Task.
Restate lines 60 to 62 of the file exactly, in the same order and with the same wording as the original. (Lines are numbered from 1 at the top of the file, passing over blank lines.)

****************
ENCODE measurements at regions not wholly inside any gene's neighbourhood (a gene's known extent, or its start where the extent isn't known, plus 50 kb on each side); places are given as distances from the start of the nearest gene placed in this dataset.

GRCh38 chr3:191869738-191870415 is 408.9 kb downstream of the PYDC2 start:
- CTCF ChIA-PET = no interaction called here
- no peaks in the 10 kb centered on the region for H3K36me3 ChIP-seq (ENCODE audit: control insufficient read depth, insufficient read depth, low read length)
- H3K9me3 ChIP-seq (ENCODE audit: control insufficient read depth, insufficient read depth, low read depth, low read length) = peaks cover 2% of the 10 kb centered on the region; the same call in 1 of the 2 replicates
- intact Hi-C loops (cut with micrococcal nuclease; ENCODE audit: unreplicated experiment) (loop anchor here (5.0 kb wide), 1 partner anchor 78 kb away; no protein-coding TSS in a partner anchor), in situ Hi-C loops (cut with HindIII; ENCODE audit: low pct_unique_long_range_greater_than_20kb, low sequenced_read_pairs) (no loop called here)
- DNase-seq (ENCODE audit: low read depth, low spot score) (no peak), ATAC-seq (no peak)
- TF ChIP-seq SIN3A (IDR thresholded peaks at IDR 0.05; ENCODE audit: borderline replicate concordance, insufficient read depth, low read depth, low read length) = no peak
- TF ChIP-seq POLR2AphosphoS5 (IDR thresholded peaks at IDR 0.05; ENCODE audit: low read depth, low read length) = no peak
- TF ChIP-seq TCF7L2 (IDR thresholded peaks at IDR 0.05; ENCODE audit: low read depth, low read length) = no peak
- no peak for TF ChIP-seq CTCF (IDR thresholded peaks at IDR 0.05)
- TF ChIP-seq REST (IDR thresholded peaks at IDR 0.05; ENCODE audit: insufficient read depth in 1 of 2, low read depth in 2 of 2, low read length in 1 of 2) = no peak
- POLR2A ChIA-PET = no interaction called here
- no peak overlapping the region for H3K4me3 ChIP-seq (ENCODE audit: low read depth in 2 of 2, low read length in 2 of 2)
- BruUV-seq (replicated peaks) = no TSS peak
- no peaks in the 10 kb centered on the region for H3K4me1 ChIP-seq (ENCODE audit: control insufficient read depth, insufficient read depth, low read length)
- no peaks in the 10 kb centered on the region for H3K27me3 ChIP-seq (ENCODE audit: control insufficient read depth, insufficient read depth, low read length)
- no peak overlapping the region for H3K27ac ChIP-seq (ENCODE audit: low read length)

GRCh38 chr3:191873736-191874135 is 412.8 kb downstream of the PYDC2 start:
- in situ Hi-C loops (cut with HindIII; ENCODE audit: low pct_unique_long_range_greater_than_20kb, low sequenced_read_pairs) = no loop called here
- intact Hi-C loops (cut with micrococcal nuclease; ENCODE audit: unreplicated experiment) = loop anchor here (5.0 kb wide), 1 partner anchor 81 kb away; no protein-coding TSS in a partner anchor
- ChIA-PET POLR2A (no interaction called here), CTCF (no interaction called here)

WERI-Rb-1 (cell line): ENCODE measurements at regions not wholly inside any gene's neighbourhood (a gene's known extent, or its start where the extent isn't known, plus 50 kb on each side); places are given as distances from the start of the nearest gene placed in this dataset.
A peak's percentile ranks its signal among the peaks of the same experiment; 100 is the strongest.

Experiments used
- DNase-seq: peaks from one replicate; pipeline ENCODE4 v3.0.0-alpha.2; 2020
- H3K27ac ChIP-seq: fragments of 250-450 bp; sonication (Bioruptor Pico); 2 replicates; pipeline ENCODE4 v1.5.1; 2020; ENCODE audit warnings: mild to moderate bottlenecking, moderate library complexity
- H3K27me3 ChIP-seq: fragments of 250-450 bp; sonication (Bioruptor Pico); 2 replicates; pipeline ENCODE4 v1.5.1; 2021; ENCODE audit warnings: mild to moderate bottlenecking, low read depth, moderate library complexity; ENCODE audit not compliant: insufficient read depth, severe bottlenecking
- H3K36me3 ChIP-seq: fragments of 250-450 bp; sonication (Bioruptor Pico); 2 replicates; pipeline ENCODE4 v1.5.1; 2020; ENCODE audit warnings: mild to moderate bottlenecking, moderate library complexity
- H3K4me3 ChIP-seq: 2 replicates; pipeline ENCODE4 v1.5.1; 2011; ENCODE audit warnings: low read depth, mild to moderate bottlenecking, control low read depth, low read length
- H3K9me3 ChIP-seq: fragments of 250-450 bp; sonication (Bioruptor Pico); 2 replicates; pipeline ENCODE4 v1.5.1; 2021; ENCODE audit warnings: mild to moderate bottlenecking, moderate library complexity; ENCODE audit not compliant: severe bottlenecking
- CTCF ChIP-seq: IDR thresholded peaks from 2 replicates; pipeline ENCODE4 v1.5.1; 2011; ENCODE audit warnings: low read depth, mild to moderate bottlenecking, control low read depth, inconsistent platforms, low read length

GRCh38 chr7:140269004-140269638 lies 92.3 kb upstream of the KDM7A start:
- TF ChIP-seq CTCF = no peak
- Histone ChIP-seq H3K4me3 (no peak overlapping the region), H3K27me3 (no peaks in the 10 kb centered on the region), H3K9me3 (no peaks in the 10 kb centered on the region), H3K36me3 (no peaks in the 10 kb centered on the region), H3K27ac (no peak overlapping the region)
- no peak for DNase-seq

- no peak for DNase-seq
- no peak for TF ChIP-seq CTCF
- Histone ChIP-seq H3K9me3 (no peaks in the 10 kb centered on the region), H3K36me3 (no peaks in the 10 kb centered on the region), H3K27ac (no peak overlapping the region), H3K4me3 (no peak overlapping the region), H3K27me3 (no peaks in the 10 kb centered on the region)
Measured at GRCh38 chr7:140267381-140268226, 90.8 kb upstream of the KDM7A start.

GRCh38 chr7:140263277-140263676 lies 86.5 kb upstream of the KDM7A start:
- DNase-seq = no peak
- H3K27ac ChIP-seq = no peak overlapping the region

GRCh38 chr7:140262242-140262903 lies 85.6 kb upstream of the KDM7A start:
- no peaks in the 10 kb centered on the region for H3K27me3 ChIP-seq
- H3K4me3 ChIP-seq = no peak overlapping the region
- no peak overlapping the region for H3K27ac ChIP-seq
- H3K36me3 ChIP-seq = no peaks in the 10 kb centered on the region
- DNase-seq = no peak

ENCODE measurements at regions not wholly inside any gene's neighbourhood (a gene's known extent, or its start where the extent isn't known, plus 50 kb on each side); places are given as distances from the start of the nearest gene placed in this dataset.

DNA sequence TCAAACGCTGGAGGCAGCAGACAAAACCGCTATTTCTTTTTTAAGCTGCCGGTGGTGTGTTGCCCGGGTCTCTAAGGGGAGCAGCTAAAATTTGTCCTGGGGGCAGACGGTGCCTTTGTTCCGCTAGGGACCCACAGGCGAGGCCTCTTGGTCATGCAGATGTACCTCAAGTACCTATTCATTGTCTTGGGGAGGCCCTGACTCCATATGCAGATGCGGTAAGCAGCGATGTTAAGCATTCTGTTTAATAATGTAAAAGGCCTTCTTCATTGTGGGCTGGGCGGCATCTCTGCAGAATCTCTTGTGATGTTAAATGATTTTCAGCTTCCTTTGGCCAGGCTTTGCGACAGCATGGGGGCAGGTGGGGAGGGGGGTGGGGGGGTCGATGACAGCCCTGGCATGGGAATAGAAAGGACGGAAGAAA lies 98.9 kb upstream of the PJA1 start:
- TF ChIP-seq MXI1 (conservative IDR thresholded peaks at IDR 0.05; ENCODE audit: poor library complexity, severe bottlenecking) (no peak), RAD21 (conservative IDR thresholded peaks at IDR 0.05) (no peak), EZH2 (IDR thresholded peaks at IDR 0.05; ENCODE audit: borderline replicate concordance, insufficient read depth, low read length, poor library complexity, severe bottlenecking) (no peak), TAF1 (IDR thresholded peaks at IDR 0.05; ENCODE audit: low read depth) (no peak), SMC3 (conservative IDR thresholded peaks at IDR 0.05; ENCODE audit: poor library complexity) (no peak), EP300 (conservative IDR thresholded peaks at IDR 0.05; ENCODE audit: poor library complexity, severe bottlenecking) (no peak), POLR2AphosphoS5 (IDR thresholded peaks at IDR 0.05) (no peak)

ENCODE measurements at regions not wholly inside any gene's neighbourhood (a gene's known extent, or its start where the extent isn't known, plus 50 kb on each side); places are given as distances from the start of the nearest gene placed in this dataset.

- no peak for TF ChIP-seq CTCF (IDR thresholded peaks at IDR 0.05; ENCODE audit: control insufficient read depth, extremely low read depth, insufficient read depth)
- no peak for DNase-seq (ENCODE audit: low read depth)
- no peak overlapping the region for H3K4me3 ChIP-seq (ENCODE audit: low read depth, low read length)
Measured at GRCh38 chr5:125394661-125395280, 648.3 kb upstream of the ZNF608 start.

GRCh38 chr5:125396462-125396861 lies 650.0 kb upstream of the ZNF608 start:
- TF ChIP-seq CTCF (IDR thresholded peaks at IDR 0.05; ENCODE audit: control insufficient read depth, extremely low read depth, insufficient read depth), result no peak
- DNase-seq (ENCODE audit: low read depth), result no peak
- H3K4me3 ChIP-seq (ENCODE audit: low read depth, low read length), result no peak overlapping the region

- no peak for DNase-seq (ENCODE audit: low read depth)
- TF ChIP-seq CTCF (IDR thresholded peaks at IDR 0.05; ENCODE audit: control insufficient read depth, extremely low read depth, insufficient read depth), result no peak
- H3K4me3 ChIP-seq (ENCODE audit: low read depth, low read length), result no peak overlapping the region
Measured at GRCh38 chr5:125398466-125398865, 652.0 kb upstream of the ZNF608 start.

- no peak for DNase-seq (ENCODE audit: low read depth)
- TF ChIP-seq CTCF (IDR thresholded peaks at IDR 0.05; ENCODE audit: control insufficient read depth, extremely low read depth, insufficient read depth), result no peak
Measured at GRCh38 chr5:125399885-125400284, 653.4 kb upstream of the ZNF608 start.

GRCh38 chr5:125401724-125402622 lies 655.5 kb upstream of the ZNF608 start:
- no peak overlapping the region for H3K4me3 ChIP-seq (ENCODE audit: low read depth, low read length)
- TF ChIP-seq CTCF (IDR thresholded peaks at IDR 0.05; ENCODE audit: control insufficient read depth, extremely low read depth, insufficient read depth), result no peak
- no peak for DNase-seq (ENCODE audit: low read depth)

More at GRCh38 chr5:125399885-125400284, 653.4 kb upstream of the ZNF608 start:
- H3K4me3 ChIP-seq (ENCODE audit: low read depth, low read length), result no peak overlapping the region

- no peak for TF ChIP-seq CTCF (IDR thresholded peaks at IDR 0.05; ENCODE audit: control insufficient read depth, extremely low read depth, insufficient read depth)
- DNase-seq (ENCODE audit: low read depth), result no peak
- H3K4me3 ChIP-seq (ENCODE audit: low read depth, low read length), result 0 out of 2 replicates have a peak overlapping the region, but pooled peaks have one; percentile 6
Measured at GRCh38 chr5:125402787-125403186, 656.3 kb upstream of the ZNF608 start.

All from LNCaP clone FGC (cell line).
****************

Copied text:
- DNase-seq (ENCODE audit: low read depth), result no peak
- H3K4me3 ChIP-seq (ENCODE audit: low read depth, low read length), result no peak overlapping the region

- no peak for DNase-seq (ENCODE audit: low read depth)